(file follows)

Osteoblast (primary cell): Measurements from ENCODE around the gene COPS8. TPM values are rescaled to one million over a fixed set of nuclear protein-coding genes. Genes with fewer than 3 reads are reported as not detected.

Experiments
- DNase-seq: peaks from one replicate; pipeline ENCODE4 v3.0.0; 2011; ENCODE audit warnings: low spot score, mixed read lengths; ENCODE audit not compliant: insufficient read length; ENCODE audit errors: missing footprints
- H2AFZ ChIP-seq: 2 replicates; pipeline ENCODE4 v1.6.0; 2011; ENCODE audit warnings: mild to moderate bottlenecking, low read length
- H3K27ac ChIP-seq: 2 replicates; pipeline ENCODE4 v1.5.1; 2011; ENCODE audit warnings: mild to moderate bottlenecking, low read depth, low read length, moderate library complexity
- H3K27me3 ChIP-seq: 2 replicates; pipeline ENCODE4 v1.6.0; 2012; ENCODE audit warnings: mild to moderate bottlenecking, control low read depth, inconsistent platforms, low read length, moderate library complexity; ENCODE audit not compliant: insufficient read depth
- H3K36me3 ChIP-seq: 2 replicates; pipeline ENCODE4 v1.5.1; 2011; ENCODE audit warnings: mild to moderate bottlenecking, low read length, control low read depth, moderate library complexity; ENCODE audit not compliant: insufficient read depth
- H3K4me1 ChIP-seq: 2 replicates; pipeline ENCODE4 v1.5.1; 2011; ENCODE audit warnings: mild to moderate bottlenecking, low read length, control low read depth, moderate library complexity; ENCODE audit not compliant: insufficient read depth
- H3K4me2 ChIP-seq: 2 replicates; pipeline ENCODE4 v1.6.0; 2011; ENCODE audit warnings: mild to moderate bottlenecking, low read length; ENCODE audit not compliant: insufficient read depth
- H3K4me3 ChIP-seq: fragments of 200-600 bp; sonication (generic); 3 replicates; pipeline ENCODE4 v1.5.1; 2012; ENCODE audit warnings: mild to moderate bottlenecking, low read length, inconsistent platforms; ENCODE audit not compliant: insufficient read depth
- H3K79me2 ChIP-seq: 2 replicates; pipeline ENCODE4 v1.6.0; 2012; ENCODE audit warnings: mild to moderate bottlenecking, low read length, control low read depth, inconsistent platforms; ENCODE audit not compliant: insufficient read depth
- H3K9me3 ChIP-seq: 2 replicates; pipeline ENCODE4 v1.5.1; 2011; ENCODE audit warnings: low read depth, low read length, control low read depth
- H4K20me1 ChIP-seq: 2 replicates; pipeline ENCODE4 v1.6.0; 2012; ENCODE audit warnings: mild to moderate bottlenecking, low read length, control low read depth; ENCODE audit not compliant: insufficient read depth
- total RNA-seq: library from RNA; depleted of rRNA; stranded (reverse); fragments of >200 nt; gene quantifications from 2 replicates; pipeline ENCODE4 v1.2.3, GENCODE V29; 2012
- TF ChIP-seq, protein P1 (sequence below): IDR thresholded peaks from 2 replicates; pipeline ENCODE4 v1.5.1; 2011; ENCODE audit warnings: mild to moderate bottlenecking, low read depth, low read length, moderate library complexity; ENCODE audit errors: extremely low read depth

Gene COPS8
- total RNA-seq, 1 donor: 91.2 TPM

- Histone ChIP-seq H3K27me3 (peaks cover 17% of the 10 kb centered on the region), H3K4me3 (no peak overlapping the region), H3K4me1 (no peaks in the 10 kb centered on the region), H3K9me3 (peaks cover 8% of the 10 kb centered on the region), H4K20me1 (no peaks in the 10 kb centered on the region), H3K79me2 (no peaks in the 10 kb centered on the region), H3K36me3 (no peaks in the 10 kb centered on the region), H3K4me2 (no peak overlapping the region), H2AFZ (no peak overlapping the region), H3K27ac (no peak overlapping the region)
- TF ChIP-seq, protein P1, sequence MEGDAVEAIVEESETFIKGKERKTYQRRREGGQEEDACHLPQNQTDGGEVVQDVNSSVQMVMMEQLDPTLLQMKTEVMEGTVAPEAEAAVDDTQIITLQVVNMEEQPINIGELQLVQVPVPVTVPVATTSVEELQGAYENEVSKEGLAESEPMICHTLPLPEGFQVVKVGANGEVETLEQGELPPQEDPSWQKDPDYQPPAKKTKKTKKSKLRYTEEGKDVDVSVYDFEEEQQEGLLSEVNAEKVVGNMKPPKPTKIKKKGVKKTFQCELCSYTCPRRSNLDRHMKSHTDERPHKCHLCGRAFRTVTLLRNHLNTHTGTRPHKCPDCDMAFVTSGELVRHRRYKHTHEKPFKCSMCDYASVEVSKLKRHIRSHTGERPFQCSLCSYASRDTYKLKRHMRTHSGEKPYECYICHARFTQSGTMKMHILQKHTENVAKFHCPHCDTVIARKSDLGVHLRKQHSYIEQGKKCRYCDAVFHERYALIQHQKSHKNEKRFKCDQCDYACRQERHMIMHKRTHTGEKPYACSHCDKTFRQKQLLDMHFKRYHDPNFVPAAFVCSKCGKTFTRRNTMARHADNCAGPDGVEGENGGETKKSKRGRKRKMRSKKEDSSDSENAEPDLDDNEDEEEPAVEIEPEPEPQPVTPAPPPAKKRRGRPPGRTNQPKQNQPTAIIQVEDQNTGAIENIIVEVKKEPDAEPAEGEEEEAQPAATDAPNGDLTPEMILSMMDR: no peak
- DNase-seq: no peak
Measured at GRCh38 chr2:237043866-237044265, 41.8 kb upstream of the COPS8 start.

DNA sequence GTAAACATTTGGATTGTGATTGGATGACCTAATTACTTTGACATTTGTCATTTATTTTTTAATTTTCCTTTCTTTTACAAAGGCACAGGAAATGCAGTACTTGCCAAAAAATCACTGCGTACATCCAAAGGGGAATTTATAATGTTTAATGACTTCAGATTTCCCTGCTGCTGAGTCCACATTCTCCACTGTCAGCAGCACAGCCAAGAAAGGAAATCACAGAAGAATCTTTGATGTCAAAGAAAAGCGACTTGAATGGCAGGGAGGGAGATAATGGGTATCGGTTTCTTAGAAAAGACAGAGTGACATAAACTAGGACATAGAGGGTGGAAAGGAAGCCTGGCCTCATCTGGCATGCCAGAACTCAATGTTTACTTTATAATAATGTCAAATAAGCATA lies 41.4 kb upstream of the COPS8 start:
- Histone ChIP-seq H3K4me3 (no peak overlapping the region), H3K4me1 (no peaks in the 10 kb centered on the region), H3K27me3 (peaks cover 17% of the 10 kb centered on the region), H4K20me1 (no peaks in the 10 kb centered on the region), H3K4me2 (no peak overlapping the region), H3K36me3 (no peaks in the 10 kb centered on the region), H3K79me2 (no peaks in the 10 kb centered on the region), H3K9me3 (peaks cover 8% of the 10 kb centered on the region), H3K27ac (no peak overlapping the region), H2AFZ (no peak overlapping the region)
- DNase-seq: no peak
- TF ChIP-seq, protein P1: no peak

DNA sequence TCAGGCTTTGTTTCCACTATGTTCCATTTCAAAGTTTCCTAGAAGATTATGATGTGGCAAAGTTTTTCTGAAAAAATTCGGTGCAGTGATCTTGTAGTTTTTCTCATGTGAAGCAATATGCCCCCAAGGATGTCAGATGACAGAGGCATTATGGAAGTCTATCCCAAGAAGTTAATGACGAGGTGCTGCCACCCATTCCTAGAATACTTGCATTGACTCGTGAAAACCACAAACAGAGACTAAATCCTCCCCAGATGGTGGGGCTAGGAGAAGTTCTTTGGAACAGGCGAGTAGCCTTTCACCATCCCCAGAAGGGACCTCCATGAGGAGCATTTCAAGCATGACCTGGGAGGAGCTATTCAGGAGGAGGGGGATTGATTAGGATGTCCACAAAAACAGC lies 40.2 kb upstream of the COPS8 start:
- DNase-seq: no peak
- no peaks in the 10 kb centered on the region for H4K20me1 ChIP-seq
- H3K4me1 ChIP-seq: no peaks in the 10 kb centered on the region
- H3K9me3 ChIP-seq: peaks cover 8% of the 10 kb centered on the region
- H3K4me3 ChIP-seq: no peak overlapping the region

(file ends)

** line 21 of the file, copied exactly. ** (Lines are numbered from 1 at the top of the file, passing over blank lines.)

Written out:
Measured at GRCh38 chr2:237043866-237044265, 41.8 kb upstream of the COPS8 start.